Skin is one of music's most iconic front-women as she has enjoyed a career with Skunk Anansie that has spanned twenty years.
Next week the band make their triumphant return as they release their new album Black Traffic - their first release since Wonderlustre back in 2010.
I caught up with Skin to chat about the new record, going independent and what lies ahead for the band.
- You are about to release your new album Black Traffic so what can we expect for the new collection of tracks?
It is an in your face and full on rock album - it is a solid rock album and I think that that is what the world is missing.
It is very experimental in its sound as there is some sampling going on on there and there are some electronic elements as well.
It is quite political I would say and it is in your face and has strong songs. It's a very energetic and powerful album and I think that it is our best album so far.
- This is your fifth studio album so how has the sound of this album changed and developed compared to what you have released before?
I think that we built the sound for the very first time we didn't just walk into the studio and record it live - we basically just brought it up from scratch.
We walked into the studio with just a handful of songs that we thought were really fantastic and we really just experimented and did lots of crazy shit and just messed about. For us it is like our baby as we have changed our vibe and changed out sound as we felt that it was time.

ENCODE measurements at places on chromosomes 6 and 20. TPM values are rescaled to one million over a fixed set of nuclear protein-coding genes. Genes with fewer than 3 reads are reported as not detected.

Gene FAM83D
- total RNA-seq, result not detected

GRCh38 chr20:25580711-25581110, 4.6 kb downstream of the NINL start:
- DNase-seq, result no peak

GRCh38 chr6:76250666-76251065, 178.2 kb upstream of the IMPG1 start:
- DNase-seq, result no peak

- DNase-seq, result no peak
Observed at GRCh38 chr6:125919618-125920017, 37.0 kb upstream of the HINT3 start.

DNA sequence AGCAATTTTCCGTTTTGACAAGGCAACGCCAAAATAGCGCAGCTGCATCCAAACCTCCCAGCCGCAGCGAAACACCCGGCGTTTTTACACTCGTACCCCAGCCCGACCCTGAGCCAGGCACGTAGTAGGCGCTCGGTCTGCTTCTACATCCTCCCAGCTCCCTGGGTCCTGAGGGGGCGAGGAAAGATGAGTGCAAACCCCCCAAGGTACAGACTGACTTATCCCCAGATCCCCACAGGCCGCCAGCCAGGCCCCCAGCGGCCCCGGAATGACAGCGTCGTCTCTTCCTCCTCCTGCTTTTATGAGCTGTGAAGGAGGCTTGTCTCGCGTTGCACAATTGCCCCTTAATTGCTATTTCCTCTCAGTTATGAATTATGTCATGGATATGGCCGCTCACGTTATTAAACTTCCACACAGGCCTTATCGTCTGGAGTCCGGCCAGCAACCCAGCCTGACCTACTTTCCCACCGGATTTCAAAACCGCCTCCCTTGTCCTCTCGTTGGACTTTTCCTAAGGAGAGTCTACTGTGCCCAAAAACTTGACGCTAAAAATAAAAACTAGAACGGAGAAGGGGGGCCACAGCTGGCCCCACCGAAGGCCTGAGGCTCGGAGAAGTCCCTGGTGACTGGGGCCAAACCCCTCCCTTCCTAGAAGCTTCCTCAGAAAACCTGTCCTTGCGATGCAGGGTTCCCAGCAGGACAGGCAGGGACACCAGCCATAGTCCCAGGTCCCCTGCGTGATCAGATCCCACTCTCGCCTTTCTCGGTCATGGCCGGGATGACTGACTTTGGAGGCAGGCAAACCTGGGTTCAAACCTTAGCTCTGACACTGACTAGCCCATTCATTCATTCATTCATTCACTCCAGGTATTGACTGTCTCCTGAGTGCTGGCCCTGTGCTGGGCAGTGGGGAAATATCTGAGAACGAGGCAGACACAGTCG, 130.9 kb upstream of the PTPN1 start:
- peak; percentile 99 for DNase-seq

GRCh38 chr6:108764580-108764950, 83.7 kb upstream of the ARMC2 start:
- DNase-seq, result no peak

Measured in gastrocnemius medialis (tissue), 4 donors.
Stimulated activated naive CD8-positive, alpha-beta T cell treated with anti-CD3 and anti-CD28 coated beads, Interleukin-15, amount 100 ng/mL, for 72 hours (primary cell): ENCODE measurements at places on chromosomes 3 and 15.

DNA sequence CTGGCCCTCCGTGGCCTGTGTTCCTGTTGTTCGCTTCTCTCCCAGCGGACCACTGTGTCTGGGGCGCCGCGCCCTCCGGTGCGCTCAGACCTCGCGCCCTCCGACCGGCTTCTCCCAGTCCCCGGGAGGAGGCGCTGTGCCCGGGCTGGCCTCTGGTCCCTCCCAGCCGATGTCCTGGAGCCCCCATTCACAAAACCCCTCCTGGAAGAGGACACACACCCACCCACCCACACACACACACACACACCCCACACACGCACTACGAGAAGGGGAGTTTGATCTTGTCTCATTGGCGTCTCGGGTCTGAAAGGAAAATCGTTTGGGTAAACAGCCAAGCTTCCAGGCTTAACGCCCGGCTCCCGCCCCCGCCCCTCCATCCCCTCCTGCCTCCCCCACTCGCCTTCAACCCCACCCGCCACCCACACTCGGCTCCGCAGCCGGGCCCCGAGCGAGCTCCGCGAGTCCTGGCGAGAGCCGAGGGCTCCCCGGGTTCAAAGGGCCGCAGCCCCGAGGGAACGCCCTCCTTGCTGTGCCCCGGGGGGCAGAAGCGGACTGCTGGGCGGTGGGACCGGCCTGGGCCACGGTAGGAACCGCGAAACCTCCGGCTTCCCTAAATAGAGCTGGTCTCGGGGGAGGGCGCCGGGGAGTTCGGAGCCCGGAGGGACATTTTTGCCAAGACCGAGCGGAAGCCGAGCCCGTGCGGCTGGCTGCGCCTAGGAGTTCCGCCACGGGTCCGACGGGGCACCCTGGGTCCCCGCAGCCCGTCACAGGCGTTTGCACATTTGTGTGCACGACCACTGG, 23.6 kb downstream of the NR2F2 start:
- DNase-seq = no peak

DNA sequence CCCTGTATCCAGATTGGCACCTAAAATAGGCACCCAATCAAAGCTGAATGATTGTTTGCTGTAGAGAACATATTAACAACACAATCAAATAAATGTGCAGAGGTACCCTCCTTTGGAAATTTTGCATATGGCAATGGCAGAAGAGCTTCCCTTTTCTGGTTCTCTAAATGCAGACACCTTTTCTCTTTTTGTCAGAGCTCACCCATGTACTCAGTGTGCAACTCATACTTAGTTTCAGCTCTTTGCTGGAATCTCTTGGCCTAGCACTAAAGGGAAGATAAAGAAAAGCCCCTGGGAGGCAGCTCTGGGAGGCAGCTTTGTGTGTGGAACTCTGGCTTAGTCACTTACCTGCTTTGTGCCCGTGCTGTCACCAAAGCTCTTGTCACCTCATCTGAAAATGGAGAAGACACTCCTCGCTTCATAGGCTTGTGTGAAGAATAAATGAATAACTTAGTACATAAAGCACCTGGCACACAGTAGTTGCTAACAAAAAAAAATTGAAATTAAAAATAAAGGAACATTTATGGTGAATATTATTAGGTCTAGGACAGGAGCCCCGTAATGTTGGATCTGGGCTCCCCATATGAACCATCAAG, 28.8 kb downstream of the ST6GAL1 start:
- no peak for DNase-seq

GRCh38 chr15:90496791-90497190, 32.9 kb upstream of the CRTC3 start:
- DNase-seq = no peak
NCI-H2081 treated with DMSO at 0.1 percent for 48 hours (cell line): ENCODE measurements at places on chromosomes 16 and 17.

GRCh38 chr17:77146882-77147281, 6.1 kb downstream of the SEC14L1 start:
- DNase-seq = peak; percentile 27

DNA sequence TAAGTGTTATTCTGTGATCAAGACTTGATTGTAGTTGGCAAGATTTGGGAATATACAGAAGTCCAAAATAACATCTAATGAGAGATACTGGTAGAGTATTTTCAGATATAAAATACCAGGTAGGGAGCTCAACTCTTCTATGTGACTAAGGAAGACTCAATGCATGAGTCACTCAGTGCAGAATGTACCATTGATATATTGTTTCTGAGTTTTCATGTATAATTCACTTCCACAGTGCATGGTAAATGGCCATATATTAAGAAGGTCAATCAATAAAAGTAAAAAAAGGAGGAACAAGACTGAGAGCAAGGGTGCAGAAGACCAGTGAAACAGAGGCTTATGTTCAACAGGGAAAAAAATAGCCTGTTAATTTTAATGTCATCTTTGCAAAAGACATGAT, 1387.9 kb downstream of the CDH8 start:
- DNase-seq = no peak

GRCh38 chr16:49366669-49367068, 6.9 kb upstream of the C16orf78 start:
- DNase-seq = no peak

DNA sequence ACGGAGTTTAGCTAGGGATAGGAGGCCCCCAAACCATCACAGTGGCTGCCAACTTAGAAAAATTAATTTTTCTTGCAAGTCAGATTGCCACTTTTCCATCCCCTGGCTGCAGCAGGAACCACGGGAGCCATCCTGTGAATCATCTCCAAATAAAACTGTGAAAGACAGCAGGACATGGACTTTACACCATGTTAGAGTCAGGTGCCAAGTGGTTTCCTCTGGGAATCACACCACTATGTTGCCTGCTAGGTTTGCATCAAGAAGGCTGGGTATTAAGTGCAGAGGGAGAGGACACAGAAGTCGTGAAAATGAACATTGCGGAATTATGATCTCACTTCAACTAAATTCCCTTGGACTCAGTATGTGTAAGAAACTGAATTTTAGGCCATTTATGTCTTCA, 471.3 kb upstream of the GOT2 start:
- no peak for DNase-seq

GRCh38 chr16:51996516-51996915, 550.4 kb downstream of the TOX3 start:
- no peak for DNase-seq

I mean it is still Skunk Anansie and it is still a rock album as we are what we are and we are not trying to sound like someone else or trying to jump on another genre. But for us it is quite experimental as there is lots of sampling going on and a lot of electronics.
- Black Traffic is the first album release since 2010 so what have you and the band been up to during that time?
We have been on tour for quite some time and then we took some time off because before we started writing and getting Black traffic ready.
- This is also the first album that you have released on your own label so how have you found the whole experience of going independent?
It was really good and really dramatic. We were doing most of the stuff ourselves anyway and so it was very much a case of finding the right people in the right country - so it was very much about cutting out the middle man.
I think the difference is back in the nineties to do what we had to do you literally had to have a staff of twenty people because there was no internet or mobile phones - it was all fax and phone.